Opinion: Transparency Redefined
North Carolina pulls the shroud over police video
The stated rationale for House Bill 972, which Governor Pat McCrory signed into law Monday, is to protect the public from embarrassment. “There are private things that could be very embarrassing to people, could be hurtful to people,” N.C. Rep. John Faircloth of High Point, the bill’s sponsor, said last month. “And that doesn't need to be public.” He was referring, he said at the time, to civilians in domestic incidents whose intimate moments might be captured by police body cameras.
I hate to point out the obvious, but there’s another group of people who, especially after last week, might suffer embarrassment or shame or perhaps even indictment over the contents of police video.
“Body cameras should be a tool to make law enforcement more transparent and accountable to the communities they serve, but this shameful law will make it nearly impossible to achieve those goals,” said Susanna Birdsong, an attorney for the ACLU of North Carolina. Under the new law, the public can see footage from body and dashboard cameras only under court order. People whose images or voices or both are captured in footage have to submit written requests to the law enforcement agencies in question. The police chief or sheriff has to approve the request. Even then, the person can view—not copy, just watch—only the “relevant” portion of the video, relevance to be determined by the agency.
If anything has changed the way law enforcement engages with the public in the last quarter-century or so, it’s video evidence—not just introduced in court but available to the public, allowing entire communities to see the results of an encounter. Without it, particularly in the current misinformation age, conspiracy theories flourish, and the actions of both police and civilians remain in the dark.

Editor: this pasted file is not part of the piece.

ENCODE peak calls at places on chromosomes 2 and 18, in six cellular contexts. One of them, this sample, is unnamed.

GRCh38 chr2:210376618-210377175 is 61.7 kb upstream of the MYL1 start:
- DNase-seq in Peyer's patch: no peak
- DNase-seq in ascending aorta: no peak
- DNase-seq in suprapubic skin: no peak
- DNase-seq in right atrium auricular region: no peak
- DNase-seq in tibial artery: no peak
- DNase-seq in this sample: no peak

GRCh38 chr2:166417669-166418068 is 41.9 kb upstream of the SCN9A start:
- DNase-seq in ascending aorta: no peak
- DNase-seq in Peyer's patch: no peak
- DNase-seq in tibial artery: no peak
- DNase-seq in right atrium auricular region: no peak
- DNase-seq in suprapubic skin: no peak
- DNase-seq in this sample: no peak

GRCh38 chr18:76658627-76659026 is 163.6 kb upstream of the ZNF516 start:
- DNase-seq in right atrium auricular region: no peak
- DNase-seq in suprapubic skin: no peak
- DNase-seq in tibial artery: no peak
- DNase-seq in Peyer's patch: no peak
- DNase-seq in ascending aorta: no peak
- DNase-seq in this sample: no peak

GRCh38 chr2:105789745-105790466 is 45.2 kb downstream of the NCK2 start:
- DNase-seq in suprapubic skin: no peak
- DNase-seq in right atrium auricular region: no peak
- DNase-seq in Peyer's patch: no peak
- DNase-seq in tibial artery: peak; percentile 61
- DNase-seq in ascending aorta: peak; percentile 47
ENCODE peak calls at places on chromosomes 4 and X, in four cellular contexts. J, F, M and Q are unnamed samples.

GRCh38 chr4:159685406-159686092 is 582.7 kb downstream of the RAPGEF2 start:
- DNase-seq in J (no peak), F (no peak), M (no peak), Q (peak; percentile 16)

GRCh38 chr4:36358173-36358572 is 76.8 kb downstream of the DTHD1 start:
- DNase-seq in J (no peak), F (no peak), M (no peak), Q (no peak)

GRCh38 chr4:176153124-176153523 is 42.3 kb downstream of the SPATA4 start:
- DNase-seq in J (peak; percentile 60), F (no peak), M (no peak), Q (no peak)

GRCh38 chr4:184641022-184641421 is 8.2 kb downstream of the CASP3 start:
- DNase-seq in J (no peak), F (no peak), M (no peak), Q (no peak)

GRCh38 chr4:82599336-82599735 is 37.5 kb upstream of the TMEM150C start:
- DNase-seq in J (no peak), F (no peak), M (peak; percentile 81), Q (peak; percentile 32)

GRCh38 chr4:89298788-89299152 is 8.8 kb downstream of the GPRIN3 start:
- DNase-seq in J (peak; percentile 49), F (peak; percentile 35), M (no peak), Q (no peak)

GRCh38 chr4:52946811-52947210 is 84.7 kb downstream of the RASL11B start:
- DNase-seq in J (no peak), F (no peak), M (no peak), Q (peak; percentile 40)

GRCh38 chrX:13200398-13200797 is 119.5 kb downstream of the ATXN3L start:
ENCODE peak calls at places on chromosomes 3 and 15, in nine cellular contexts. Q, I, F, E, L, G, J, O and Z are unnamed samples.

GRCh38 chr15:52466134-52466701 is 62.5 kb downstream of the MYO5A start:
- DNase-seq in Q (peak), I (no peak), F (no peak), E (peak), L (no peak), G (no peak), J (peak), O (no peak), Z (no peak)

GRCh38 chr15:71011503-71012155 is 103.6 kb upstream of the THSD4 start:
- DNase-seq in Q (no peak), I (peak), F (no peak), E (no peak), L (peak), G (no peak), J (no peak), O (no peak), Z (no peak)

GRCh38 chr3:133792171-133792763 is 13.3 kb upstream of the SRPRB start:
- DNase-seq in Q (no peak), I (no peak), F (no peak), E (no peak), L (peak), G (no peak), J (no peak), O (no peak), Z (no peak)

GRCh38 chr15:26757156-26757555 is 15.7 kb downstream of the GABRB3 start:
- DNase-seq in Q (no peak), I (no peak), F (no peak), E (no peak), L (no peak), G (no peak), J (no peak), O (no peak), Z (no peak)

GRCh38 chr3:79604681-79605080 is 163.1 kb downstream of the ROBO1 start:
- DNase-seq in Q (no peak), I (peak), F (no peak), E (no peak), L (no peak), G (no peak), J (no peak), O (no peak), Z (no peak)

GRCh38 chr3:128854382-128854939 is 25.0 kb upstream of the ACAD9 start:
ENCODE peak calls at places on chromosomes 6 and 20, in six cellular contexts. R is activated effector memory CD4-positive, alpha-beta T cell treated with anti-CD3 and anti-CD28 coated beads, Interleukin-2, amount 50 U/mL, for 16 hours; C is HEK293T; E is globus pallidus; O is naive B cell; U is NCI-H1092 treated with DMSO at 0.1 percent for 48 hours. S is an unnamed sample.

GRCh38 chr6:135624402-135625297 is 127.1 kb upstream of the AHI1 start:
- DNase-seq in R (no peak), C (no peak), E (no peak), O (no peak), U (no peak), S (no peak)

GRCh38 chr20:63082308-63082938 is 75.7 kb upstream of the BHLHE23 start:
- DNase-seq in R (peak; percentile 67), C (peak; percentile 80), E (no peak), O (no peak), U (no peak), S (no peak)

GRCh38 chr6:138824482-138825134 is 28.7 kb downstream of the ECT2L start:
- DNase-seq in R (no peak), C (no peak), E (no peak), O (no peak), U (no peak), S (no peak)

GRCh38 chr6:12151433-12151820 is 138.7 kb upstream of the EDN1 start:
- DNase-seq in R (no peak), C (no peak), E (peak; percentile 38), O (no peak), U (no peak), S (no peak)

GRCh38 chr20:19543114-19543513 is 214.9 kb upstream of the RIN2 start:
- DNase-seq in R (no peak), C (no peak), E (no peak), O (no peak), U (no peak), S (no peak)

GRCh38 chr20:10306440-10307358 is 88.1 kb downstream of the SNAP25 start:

Obscuring of the facts helped turn the Trayvon Martin and Michael Brown killings into Rorschachs, open to interpretation; clear video in the police shootings of Alton Sterling and Philando Castile helped everyone understand what had happened. (I know, the video evidence everyone saw wasn’t shot by police. But you can’t count on witnesses filming every encounter.) That kind of evidence doesn’t just reveal bad police work. It illuminates good police work, serving as a hedge against false claims of police brutality. There’s literally no downside.
Which makes McCrory’s justification even more absurd. “This legislation fulfills our commitment to protect our law enforcement and gain public trust by promoting uniformity, clarity and transparency,” he said. The man has a real gift for getting it 180 degrees wrong, although he did let a hint of the truth out at another point: “My goal is to protect those who protect us.” Protect them from whom? From what? From us?
Update: Worth pointing this out—the new law is a bipartisan endeavor. It passed the Senate 48-2, with one Democrat (Jeff Jackson of Charlotte) and one Republican voting no. In the House, it passed 88-20 (58-13 Republicans, 30-7 Democrats).